Weekly Photo Challenge: Spring

In the woods near me grows edible Wild Garlic and during Spring it fills the air with a strong garlic scent. But often the leaves are mistaken for Lily of the Valley and this leads to cases of poisoning every year.

Wild Garlic

I would never forage in the wild for fungi or other edible plants unless I had an expert with me, the consequences of getting it wrong can be deadly serious. As a rule of thumb it’s suggested that rubbing the leaves to check for a garlic-like smell is a good indicator you have the right plant, but I still think I would go with an expert, and what if the smell is still on my hands when I check the next plant. What would you do?

Talking of poisonous plants the daffodil which is a member of the Narcissus family also appears in spring. It contains an alkoloid called lycorine which is toxic and can be highly poisonous, even lethal if enough of the bulb is eaten. The similarity to onion bulbs means mistakes can be made, as happened at a primary school when a daffodil bulb was added to soup during a cookery class which caused illness in children.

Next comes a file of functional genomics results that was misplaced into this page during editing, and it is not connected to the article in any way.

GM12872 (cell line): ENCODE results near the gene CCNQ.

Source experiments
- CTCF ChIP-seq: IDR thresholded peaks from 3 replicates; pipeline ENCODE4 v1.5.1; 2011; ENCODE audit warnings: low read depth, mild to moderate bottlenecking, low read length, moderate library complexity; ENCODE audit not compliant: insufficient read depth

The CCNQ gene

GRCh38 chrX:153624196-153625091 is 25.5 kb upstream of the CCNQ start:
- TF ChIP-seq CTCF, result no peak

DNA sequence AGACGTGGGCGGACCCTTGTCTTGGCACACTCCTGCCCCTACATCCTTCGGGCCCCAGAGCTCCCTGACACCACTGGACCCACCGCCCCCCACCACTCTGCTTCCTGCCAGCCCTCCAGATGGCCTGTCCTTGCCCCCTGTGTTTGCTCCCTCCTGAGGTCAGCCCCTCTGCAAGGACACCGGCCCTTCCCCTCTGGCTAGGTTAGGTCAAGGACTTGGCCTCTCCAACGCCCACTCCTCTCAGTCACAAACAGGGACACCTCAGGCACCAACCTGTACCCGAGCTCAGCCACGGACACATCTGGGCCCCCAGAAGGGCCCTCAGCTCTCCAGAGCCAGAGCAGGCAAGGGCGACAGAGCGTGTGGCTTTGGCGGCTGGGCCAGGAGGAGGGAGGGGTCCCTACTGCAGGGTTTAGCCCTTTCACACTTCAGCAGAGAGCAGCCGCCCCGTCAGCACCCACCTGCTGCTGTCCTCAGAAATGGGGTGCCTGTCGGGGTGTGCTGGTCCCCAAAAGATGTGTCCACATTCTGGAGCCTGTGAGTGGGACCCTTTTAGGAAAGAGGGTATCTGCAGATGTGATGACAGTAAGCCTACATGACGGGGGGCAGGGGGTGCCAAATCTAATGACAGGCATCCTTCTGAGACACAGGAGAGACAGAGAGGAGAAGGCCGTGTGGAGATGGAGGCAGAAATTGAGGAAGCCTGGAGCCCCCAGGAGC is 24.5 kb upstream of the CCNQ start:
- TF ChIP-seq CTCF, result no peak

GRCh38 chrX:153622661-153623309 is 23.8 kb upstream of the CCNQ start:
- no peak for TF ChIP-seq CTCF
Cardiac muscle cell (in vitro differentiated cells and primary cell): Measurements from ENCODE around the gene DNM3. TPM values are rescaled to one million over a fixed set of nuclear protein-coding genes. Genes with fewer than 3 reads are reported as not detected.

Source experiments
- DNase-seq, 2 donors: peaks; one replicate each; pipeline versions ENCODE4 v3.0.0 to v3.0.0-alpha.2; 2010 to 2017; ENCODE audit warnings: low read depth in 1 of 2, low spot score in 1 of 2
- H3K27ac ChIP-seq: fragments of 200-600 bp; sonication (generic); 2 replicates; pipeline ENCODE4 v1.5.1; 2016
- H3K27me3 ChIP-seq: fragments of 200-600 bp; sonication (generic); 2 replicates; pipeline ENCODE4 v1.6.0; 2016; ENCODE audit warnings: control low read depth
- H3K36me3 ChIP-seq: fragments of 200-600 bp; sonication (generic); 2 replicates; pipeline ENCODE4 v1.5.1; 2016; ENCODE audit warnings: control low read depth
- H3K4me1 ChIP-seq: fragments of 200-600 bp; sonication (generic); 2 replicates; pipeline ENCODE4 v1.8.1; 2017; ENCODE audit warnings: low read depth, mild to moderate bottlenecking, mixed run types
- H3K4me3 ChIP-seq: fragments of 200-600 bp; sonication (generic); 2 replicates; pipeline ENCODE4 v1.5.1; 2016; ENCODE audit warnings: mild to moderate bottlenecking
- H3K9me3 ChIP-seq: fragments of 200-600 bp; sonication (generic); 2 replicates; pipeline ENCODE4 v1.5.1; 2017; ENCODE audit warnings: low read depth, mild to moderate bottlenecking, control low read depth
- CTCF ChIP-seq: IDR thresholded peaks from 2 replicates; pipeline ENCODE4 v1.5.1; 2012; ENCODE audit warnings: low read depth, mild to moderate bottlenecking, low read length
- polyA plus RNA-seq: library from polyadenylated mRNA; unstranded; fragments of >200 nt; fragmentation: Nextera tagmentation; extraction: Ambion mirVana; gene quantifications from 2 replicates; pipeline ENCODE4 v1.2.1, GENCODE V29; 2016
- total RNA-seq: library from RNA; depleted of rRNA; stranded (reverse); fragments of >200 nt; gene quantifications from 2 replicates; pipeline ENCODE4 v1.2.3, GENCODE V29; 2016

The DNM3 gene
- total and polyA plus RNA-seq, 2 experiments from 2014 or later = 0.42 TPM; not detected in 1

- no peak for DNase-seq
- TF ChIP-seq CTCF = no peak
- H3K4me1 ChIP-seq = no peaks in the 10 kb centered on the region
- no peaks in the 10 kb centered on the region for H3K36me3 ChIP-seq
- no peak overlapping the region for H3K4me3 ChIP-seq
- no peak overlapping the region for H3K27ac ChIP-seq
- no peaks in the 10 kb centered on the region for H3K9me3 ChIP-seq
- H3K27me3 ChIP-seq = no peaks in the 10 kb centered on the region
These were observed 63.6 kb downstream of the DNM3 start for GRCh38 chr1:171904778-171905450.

Florists have been known to suffer from “daffodil itch” a kind of dermatitis which causes dryness, scaling, redness of the skin which is caused by exposure to calcium oxalate a poisonous substance found in the sap of the daffodil.

Field of Yellow

Yet the daffodil is cultivated for medical reasons. Traditional Japanese medicine used wheat flour paste and the root of narcissus to treat wounds, although nowadays the plant is no longer listed in the modern kampo herb list.

Nowadays daffodils are grown commercially and in fields near me row upon row of yellow flowers stretch the length of the field.


A chemical called galantamine, used in a drug to combat Alzheimers disease is produced from the daffodil.

Well that’s it for this week. Next week I’m on holiday with limited access to the internet. What would we do without these days? I might be able to get a post together but if not I’ll be back in two weeks and hope you’ll still be with me.

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